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The War Garden Victorious - Appendix 1
Victory Edition 1919 WAR GARDENING and Home Storage of Vegetables


CONTENTS

 

Title

I.

How the National War Garden Commission Came into Being

II.

The Story of the War Garden

III.

How War Gardens Helped

IV.

Types of War Gardens

V.

Uncle Sam's First War Garden

VI.

How Big Business Helped

VII.

How the Railroads Helped

VIII.

The Army of School Gardeners

IX.

Community Gardening

X.

Cooperation in Gardening

XI.

War Gardens as City Assets

XII.

The Part Played by Daylight Saving

XIII.

The Future of War Gardening

XIV.

Conserving the Garden Surplus

XV.

Community Conservation

XVI.

Conservation by Drying

XVII.

Why We Should Use Dried Foods

XVIII.

The Future of Dehydration

XIX.

Cooperation of the Press
  Chapter 19 - Cartoon Illustrations
   
 

APPENDIX

  "War Gardening,"
Victory Edition, 1919
INDEX
Cover / Letters / 1 / 2 / 3 / 4 / 5 / 6 / 7 / 8 / 9 / 10 / 11 / 12 / 13 / 14 / 15 / 16 / 17 / 18 / 19 / 20 / 21 / 22 / 23 / 24 / 25 / 26 / 27 / 28 / 29 / 30 / 31 / 32
More Letters / Back

 
  "Home Canning and Drying," Victory Edition, 1919
INDEX
Cover / Letters / 1 / 2 / 3 / 4 / 5 / 6 / 7 / 8 / 9 / 10 / 11 / 12 / 13 / 14 / 15 / 16 / 17 / 18 / 19 / 20 / 21 / 22 / 23 / 24 / 25 / 26 / 27 / 28 / 29 / 30 / 31 / 32
More Letters / Back
 
 


Color Plates

  Sow the Seeds of Victory - Every Garden a Munition PlantWILL YOU HAVE A PART IN VICTORY?

"Every Garden a Munition Plant"

James Montgomery Flagg


  War Garden Victorious Poster - War Gardens Over The TopA Poster Spreading the Idea of Militant War Gardens

Maginel Wright Enright


  War Garden Victorious Poster - Every Garden a Peace PlantA Poster for 1919, Symbolic of Victory

Maginel Wright Enright


  War Garden Victorious Poster - Can Vegetables, Fruits and the Kaiser tooCAN VEGETABLES, FRUIT AND THE KAISER TOO

J. Paul Verrees

A Poster Which Was Used in 1918, and Which, Amended–Following Germany's Defeat–Was Also Forceful in 1919

   
 

OTHER POSTERS

  We can can vegetables, fruti and the Kaiser too We can can Vegetables Fruit and the Kaiser too

 

 

page 24

PART II

HOME STORAGE MANUAL FOR
VEGETABLES AND APPLES

No form of Food Conservation is more important than the home storage of vegetables for winter use. Canning and drying are essential to the nation's food supply, and should be practised to the fullest possible extent, but they do not take the place of storage. To keep vegetables in their natural state is the simplest form of preparation for winter needs. By taking proper precautions against decay and freezing an abundant supply of certain kinds of fresh vegetables may be kept at minimum expenditure of money and effort.

STORAGE HELPS SOLVE FOOD PROBLEM

     The importance of making provision for winter food needs is even greater this year than it was in 1918. Every pound of foodstuffs that can be spared for export will be needed in Europe for feeding American troops and to prevent the starvation of the domestic and military populations of the Allied nations. Every pound of vegetables stored away for home uses will release exportable food. A nation with a food shortage is a nation in peril. For this reason it is of vital importance that no vegetables of high food value be allowed to go to waste. To save is to be patriotic.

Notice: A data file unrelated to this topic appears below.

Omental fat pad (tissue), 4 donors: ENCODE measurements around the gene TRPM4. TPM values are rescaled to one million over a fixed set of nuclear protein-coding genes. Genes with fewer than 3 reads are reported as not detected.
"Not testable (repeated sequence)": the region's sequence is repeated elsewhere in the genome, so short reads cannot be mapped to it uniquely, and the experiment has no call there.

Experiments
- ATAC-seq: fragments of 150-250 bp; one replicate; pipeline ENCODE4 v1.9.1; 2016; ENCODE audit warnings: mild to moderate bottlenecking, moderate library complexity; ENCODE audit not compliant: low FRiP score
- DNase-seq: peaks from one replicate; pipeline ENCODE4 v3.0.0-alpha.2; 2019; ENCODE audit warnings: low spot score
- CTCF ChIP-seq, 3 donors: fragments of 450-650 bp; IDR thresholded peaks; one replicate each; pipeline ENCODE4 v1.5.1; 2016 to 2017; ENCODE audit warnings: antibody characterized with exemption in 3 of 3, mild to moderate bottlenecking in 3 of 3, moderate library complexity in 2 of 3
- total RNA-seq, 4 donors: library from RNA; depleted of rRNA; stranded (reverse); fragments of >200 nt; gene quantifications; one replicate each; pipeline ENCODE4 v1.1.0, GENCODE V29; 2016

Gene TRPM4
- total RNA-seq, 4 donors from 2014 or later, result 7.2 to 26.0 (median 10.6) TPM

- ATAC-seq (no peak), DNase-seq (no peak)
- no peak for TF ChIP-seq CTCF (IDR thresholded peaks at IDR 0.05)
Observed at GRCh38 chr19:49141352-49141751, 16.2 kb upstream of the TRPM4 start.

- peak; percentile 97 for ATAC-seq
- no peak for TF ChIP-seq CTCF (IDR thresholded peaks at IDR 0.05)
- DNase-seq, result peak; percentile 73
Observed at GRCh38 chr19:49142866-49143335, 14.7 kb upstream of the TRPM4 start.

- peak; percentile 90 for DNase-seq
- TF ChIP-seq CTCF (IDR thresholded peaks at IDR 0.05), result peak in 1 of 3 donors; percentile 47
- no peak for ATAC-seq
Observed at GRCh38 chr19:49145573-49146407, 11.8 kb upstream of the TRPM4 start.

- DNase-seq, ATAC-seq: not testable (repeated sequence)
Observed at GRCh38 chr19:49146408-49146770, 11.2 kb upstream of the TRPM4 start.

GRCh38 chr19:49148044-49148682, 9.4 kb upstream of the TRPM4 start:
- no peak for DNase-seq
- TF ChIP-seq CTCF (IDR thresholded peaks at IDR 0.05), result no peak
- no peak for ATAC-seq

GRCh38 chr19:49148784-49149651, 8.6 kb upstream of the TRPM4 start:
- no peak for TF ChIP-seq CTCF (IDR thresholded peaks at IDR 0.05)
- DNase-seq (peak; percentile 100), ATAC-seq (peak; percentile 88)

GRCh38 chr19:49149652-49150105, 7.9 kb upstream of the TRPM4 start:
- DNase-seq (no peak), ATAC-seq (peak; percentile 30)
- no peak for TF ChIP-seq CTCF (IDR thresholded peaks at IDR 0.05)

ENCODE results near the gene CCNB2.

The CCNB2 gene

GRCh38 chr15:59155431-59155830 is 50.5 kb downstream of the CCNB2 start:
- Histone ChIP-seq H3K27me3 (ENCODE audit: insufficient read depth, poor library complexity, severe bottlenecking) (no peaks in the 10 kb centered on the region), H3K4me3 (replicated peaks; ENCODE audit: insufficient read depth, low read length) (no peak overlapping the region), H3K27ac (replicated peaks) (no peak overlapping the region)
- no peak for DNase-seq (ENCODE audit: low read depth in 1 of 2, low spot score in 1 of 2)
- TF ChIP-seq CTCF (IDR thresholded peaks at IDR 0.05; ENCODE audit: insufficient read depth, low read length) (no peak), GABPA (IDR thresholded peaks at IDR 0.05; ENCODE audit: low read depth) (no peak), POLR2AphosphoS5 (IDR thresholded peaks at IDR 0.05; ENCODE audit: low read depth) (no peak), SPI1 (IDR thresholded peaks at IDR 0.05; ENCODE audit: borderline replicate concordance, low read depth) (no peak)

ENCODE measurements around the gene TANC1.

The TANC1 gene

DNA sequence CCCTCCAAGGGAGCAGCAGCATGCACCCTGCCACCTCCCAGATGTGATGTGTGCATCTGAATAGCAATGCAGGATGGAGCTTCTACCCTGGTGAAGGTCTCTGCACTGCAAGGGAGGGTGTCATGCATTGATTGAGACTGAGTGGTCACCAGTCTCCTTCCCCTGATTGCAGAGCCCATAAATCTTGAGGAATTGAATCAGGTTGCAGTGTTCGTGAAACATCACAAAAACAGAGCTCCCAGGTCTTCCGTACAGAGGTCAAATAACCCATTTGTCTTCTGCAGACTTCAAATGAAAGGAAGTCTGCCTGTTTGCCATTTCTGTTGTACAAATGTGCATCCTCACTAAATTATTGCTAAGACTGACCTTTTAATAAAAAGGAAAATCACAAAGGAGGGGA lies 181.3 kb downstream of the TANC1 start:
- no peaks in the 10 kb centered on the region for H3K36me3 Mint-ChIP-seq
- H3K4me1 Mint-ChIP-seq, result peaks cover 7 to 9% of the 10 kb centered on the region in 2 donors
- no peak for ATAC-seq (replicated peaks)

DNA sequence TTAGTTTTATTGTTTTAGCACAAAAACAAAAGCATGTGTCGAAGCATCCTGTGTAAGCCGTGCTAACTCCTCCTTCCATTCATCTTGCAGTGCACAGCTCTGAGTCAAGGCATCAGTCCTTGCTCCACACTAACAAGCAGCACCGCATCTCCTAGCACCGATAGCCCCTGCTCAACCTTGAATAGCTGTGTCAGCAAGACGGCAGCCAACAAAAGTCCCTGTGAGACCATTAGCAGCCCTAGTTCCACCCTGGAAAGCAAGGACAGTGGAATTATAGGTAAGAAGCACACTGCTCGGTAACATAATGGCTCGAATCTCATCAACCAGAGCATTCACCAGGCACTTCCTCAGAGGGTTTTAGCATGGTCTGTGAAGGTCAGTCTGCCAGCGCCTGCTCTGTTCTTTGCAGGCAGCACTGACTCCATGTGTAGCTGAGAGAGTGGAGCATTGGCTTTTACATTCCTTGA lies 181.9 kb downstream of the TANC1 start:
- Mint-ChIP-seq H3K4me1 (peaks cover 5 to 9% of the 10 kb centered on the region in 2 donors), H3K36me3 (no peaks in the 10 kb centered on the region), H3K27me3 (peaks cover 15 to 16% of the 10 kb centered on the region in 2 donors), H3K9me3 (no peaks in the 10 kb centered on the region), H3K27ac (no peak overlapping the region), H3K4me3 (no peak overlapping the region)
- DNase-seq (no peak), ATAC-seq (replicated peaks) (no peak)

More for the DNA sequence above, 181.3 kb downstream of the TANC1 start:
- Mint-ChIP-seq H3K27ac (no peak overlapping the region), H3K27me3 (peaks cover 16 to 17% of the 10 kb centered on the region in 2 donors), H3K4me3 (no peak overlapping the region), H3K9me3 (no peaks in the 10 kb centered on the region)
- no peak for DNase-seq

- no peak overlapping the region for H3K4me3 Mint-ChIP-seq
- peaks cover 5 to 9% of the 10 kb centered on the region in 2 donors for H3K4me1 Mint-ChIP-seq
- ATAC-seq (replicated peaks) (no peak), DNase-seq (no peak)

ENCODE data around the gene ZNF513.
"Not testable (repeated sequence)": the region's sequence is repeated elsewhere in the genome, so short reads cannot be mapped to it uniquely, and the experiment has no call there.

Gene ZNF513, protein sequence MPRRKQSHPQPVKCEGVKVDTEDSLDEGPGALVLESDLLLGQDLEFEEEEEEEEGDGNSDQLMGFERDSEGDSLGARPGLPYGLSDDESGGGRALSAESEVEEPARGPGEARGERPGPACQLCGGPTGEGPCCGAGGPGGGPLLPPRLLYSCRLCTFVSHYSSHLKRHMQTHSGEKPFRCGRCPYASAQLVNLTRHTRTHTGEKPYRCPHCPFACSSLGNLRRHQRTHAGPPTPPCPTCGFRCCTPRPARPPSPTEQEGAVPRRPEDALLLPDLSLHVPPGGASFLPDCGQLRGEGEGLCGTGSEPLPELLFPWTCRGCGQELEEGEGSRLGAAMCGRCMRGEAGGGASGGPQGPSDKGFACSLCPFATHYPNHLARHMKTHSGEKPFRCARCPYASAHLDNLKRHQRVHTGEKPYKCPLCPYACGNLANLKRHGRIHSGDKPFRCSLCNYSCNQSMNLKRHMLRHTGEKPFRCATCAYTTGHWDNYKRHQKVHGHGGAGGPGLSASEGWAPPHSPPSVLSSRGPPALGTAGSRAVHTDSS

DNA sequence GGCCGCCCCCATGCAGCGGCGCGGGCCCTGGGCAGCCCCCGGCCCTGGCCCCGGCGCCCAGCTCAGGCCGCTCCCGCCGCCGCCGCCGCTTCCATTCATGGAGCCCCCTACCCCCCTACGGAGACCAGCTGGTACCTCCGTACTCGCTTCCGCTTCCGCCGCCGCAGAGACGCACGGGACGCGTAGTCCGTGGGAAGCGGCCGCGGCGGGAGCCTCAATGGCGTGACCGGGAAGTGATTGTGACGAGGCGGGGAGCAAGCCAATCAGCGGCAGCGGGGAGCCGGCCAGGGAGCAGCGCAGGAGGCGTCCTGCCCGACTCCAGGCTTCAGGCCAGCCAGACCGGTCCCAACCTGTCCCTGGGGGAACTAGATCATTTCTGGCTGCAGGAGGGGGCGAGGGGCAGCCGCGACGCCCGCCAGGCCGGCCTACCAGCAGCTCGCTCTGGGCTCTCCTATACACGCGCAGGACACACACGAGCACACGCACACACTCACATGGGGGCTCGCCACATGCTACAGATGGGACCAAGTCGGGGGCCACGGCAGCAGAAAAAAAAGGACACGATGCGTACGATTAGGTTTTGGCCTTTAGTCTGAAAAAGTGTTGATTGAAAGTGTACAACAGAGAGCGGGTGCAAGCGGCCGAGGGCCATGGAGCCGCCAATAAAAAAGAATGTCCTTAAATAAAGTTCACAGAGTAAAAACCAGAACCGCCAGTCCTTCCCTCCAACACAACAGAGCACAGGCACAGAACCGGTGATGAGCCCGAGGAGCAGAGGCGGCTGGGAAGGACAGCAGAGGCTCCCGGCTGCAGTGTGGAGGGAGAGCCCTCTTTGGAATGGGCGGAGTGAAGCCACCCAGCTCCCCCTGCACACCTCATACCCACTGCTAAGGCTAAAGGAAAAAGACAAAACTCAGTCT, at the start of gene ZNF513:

The home gardening campaign conducted by the National War Garden Commission will this year result in the creation of a vast new planting area. The output of these gardens is greatly in excess of immediate needs. Unless proper steps are taken to safeguard the surplus the waste will be prodigious. This Commission will stimulate nation-wide activity in canning and drying. An important purpose of this booklet is to arouse similar interest in the storage of vegetables

     For some vegetables satisfactory storage places are afforded by the pantry shelf or attic. For others the cellar is the right place. For others outdoor storage is preferable. This may take the form of pits or banks, or it may be done in hillside caves or cellars.

COMMUNITY STORAGE

     Especially good results may be obtained if several neighboring families will form community clubs to provide storage facilities. In this way very complete provision may be made for handling winter supplies at slight trouble and expense to the individual household.
     Community or co-operative storage may be effected in various ways. Several families may join together and construct outdoor cellars or they may join in the use of an available building conveniently located in which vegetables may be stored in large quantities.

 

WHAT AND HOW TO STORE

CELLAR STORAGE

     There are many vegetables which can be stored to good advantage. Included in the list are Potatoes, Beets, Carrots, Parsnips, Onions, Sweet Potatoes, Celery, Salsify, Cabbage, Cauliflower, Brussels Sprouts, Winter Squash, Turnips, Beans and Lima Beans. Good results in storage depend upon:

   1––Ventilation.
   2––Regulation of temperature.
   3––Sufficient moisture.
   4––Quality of vegetables stored.

          Beets
          Cabbage
          Carrots
          Celery
Parsnips
Potatoes
Salsify
Turnips
     In a house heated by a cellar furnace vegetables may be stored to good advantage in the cellar. Partition off a small room as far as possible from the heating plant. Two sides of this room should be outside walls. There should be at least one outside window, for temperature regulation and ventilation.
   

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